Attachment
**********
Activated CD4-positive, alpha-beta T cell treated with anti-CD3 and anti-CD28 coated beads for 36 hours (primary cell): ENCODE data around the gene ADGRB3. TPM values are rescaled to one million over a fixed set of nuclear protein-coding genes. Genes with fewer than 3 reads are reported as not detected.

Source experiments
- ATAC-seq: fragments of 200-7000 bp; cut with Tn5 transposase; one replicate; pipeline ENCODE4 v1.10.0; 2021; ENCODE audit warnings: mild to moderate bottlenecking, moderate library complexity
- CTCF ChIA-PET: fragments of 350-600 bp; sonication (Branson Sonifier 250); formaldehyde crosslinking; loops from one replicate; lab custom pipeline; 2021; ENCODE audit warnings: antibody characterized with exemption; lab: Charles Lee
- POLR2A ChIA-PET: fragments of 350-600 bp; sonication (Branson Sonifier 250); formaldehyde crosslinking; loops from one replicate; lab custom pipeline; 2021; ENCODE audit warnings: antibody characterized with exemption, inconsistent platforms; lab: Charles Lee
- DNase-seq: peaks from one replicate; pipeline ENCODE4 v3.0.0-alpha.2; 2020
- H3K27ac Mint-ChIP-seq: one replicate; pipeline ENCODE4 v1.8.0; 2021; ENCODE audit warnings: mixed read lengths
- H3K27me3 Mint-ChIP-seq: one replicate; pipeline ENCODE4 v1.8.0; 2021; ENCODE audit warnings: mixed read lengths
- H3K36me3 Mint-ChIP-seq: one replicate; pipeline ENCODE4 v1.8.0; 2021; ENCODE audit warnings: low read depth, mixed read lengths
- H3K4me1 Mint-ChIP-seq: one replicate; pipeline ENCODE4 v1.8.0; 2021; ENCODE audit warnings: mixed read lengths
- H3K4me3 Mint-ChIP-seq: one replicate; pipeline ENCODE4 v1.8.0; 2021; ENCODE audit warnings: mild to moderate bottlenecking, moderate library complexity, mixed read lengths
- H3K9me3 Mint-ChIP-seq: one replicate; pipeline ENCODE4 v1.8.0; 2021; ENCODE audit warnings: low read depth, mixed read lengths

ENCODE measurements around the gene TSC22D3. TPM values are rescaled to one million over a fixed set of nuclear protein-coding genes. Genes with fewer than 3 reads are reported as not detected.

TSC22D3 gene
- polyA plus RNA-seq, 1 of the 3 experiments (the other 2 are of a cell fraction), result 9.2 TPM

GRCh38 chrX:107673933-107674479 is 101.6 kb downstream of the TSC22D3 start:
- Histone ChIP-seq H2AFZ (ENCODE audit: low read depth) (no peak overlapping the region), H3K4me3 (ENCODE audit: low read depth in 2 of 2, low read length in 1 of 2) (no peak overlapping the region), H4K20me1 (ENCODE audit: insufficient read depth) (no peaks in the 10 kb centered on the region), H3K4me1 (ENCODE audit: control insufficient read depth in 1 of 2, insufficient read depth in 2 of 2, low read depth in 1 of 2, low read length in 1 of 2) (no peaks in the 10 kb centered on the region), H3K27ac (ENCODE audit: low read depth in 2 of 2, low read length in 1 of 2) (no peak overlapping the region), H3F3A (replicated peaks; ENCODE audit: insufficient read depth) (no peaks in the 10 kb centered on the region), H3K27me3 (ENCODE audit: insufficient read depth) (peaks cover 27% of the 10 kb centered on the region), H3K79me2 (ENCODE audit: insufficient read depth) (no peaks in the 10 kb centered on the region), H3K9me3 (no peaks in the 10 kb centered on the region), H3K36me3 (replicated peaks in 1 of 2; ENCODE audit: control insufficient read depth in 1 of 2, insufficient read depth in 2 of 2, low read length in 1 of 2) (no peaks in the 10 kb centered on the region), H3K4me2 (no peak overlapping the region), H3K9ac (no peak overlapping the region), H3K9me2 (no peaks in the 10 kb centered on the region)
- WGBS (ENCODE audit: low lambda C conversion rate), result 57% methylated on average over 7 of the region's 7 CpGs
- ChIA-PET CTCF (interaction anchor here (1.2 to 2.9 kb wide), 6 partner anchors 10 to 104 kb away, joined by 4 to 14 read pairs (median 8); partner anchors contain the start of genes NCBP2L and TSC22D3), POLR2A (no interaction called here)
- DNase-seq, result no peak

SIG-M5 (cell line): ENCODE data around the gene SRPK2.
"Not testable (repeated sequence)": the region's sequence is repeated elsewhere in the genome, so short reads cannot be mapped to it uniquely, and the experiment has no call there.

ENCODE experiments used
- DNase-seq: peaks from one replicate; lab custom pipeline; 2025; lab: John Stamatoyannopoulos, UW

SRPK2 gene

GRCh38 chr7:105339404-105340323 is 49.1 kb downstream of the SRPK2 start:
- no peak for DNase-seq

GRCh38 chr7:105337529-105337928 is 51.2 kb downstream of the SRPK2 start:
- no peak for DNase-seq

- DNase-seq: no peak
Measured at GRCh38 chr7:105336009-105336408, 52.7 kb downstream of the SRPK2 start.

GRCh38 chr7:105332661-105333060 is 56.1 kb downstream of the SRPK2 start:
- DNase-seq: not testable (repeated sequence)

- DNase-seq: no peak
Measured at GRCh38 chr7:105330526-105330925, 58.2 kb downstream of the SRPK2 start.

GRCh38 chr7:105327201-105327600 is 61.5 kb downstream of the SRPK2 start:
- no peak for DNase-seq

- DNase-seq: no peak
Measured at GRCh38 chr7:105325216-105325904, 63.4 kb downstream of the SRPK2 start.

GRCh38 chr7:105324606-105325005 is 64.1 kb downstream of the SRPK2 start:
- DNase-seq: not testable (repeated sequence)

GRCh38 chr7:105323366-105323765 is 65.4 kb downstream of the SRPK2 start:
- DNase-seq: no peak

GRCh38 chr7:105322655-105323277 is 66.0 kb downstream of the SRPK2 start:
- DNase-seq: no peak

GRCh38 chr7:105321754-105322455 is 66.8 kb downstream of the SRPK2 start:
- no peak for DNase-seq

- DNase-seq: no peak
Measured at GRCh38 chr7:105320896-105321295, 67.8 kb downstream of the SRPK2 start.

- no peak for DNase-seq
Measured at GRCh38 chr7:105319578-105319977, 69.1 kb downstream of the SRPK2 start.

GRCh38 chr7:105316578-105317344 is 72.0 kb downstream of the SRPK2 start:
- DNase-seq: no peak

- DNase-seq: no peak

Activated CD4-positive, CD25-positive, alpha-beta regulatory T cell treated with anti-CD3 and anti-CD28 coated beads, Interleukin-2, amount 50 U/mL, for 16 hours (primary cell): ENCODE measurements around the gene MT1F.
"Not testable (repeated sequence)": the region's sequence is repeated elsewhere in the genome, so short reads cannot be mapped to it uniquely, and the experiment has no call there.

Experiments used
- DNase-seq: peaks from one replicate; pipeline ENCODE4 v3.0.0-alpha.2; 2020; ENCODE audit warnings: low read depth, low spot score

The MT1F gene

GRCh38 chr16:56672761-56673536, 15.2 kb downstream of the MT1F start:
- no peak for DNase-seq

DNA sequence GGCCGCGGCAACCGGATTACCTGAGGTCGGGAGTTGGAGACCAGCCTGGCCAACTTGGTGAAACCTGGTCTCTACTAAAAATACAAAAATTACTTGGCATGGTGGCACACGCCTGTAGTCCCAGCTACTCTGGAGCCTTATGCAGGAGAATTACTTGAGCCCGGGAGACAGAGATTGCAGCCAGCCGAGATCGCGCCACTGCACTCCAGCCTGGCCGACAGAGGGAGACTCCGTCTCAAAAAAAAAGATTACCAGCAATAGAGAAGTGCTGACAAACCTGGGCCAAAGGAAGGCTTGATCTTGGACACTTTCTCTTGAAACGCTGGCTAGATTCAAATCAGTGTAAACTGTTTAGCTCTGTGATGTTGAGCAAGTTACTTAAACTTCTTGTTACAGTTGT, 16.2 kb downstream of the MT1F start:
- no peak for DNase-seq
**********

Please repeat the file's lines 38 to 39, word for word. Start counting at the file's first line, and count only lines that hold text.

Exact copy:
- DNase-seq: no peak
Measured at GRCh38 chr7:105325216-105325904, 63.4 kb downstream of the SRPK2 start.